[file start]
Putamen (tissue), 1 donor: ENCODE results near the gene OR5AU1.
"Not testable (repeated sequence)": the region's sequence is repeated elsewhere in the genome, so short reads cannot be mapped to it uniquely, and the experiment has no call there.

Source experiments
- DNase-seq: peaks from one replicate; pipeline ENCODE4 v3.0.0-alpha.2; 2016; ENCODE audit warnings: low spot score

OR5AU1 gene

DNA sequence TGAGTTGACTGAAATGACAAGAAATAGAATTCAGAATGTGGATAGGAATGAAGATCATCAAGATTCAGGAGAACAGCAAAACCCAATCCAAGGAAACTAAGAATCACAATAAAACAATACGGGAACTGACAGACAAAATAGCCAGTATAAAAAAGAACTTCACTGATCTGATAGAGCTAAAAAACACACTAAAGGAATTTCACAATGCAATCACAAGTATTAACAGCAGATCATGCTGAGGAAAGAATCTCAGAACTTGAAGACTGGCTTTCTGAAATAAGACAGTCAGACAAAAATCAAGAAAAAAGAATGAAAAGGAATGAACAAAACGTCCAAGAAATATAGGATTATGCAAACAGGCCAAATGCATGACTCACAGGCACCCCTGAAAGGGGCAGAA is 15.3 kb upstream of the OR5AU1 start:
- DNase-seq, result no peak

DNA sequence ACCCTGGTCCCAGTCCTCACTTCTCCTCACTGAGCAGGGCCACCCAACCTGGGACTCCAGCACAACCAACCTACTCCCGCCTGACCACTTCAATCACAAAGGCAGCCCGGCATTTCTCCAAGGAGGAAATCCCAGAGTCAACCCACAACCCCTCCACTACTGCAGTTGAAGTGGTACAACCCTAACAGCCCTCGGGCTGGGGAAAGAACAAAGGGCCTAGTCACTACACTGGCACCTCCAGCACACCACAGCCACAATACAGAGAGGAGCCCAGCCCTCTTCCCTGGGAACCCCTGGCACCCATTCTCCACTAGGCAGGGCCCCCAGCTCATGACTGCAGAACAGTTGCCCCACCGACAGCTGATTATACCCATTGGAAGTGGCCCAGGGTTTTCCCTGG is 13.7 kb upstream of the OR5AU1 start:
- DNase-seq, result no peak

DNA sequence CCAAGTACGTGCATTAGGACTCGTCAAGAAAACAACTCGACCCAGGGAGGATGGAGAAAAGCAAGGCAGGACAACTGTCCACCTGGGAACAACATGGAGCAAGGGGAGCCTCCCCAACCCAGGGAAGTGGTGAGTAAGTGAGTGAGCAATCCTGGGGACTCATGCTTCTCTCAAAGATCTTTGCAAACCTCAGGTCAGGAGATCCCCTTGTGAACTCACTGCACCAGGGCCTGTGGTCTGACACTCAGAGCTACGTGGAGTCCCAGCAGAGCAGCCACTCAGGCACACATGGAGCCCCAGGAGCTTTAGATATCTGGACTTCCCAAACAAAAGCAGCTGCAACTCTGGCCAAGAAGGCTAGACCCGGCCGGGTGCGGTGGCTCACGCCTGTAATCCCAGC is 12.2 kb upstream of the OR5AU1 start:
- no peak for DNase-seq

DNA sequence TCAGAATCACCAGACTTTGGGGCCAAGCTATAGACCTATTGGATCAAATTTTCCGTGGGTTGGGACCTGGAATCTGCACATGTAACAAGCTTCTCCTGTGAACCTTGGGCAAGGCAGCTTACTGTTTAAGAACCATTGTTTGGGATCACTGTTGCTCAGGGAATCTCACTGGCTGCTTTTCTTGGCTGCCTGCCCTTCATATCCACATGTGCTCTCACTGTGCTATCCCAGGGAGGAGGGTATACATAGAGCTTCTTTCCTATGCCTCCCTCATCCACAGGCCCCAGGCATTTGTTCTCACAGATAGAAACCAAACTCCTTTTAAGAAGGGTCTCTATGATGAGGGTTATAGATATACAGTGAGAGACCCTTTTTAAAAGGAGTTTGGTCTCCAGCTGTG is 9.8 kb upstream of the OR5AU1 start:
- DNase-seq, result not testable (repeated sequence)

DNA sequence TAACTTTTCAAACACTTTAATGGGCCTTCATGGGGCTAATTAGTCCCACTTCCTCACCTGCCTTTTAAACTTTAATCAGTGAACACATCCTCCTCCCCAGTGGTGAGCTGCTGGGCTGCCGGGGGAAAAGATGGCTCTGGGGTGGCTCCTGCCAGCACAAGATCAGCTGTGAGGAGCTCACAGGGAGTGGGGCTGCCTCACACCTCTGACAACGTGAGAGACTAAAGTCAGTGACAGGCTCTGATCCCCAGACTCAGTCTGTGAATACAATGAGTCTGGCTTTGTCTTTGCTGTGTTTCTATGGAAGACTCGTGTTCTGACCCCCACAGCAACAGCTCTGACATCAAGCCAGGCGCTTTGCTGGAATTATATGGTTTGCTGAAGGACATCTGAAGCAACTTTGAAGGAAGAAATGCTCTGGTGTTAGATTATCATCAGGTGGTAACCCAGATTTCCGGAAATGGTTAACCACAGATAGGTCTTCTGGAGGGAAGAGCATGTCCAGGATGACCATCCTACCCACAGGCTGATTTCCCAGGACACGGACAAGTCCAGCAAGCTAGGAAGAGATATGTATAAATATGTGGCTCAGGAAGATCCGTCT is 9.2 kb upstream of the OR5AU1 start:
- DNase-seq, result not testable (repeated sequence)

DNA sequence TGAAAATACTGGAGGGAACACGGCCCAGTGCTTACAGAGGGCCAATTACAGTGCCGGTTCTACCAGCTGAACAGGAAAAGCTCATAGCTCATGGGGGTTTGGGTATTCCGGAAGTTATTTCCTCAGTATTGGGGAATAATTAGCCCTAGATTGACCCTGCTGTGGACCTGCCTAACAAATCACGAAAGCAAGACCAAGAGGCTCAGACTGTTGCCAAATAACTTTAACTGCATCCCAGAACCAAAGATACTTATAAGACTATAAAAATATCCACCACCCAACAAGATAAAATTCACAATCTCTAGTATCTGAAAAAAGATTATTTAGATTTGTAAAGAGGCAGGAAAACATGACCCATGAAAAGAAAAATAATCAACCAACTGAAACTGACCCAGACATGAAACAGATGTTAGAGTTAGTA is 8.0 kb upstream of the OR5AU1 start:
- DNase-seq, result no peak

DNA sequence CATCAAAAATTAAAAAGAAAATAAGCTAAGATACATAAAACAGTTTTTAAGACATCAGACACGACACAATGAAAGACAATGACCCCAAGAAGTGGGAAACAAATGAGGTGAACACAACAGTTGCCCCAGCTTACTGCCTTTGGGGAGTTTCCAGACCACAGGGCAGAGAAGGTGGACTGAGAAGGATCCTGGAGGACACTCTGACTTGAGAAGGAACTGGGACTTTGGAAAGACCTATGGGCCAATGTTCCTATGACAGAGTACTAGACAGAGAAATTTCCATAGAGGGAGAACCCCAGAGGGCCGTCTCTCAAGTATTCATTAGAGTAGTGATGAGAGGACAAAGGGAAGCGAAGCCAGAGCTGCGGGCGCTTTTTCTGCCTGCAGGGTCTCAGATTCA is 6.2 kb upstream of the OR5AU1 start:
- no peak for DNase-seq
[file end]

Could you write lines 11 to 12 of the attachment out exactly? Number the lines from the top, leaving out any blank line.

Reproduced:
- no peak for DNase-seq

DNA sequence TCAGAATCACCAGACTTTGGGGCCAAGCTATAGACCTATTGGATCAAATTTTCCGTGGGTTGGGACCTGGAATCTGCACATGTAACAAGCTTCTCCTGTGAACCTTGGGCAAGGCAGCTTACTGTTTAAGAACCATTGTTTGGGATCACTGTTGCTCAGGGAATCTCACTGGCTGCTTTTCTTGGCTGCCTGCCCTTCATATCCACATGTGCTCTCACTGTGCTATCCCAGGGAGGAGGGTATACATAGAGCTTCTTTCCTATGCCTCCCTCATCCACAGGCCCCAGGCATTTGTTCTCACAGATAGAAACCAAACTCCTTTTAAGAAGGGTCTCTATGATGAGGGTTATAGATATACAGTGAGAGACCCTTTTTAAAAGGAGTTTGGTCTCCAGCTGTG is 9.8 kb upstream of the OR5AU1 start: